On Wednesday, Sept. 16, Charles “Carlos” Piano H’06, died at 83. He was a professor emeritus of Spanish and longtime member of Kenyon’s Department of Modern Languages and Literatures (MLL). At the time of his death, he lived in Oxford, Ohio.
Piano grew up in New Jersey and graduated summa cum laude from Rutgers University in 1958. In 1960, he attended graduate school at the University of California, Los Angeles, where he earned his master’s degree in 1960 and his doctorate in 1967. He taught at Kenyon for 37 years before retiring in 2006.
When Piano began teaching at Kenyon in the fall of 1969, he joined a small department of four French and German professors. According to Professor of Spanish Clara Román-Odio, Piano “stood by [his colleagues and students] when the MLL Department went through growing pains.” Over many years, Kenyon’s Spanish faculty grew to include seven members, and the MLL Department became one of the largest on campus, covering eight languages.
Piano was instrumental in developing and expanding the MLL Department. He helped establish the International Studies major and the Kenyon Intensive Language program, while diversifying the departmental majors to include area studies and modern languages, among other academic programs that are present on campus to this day.
“Carlos, a skillful administrator, worked tirelessly in different capacities (among them as departmental chair) to advance initiatives that both strengthened MLL and enriched the College,” Professor Emerita of Spanish Linda Metzler wrote.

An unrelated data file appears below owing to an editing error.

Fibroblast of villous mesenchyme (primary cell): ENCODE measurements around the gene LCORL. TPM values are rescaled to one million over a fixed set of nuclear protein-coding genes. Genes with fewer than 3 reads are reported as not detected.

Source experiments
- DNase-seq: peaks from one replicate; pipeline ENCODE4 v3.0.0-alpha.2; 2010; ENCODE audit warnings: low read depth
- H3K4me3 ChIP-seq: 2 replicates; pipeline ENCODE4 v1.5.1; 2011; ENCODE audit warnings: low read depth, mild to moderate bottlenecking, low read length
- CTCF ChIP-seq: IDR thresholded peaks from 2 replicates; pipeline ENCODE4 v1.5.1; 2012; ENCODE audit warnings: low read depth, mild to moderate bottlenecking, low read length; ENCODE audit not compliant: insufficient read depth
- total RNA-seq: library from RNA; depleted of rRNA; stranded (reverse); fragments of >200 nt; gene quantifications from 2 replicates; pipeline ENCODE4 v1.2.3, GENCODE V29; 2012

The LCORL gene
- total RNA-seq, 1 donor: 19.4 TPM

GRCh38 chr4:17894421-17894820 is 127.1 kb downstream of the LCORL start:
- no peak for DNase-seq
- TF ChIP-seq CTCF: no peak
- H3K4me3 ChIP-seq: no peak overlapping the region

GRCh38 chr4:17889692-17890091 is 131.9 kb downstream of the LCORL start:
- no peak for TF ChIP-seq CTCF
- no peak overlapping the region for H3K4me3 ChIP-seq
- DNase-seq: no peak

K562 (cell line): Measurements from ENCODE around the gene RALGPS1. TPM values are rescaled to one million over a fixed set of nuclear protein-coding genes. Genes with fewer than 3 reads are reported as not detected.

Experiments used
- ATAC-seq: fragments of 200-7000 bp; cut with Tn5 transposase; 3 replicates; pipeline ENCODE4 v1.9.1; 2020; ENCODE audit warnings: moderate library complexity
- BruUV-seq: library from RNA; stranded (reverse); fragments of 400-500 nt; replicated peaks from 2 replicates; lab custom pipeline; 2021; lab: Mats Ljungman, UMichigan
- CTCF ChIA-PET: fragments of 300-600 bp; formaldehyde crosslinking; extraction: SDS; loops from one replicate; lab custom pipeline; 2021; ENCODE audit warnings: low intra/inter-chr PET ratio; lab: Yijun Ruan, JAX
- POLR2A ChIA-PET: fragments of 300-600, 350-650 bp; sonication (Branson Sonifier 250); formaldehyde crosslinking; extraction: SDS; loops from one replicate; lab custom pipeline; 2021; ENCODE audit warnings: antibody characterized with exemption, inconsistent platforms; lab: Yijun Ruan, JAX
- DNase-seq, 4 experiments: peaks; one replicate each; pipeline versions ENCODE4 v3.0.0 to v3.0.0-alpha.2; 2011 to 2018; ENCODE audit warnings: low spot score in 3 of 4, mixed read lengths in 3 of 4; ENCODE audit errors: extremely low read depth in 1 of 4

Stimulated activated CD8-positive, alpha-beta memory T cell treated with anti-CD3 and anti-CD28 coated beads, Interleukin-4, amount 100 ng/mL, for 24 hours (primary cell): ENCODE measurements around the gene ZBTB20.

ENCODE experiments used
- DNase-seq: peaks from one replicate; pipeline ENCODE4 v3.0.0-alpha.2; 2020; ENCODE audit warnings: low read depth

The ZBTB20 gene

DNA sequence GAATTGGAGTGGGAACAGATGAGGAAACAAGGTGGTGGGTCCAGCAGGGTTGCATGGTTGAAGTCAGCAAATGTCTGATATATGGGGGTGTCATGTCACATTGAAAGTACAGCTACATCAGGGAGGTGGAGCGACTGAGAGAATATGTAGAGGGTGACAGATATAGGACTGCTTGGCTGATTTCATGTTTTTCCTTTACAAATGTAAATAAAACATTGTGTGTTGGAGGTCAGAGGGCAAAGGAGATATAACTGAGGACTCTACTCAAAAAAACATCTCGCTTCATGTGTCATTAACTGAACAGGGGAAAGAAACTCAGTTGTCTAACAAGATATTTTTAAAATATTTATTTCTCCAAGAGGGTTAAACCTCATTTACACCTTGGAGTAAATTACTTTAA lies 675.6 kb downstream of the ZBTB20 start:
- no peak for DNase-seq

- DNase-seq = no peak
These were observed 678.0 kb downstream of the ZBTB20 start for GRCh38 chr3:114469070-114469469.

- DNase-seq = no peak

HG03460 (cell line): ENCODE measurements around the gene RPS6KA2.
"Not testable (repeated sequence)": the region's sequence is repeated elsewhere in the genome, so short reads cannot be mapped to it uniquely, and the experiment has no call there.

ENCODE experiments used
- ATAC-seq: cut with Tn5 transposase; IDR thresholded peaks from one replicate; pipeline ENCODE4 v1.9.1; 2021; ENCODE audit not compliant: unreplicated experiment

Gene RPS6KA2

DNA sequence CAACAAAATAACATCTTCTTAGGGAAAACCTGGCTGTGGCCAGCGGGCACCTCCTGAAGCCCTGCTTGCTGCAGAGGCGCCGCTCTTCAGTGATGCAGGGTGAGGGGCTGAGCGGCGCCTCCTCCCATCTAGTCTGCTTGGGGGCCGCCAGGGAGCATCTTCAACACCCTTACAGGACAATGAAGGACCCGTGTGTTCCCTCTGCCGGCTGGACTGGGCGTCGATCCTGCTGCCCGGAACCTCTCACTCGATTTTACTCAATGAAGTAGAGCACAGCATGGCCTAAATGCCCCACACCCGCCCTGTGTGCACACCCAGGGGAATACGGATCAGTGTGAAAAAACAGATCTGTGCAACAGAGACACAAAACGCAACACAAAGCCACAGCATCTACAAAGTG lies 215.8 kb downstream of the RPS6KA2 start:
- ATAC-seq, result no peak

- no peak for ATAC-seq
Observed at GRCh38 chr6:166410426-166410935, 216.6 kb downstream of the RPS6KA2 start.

Piano also served as director of the Great Lakes Colleges Association Latin America Program in Bogotá, Colombia for seven years.
Piano not only made a tremendous impact on his department, but also touched the lives of individual students and colleagues, many of whom remember his stories to this day. According to his colleagues, friends and former students, Piano radiated kindness and generosity.
“I remember when, in my job interview, he offered me to teach his Spanish American Poetry course, my specialty at the time,” Román-Odio remembered. “This generous offer influenced my decision to join the Kenyon community.”
Similarly, Professor of Chinese Jianhua Bai recalled how Piano instantly made him feel welcome when he first arrived to Kenyon by giving him a personal tour of the campus.
“I feel that I lost a best friend and family member,” Bai noted. “He made MLL a pleasant place to work and be around.”
According to Metzler, “Carlos Piano harbored the intimate conviction that shared stories — stories read, studied, said aloud — could illuminate individual lives and render common experience meaningful as little else could.”
A gifted storyteller, Piano would often recount how he found himself at Kenyon: While teaching at the University of Wisconsin-Madison as an assistant professor of Spanish, he came across an advertisement listing a Spanish teaching position at Kenyon and applied without hesitation. At the time, Spanish had not been taught at Kenyon for a year, since the death of Professor James R. Browne, the sole faculty member capable of teaching the language. According to Metzler, when Piano toured the campus for the first time, then-Professor of French Dr. Edward Harvey pointed out a grave in the cemetery and said, “Therein lies your predecessor.”
“I am comforted in Carlos’s loss by imagining that the stories he taught — and the ones he told — continue to swirl about those whose lives he touched, delighting, teaching, and richly perplexing us,” Metzler wrote to the Collegian.
Piano is survived by his wife, Helina Oinas Piano, and daughter, Aili Piano, an editor in New York City.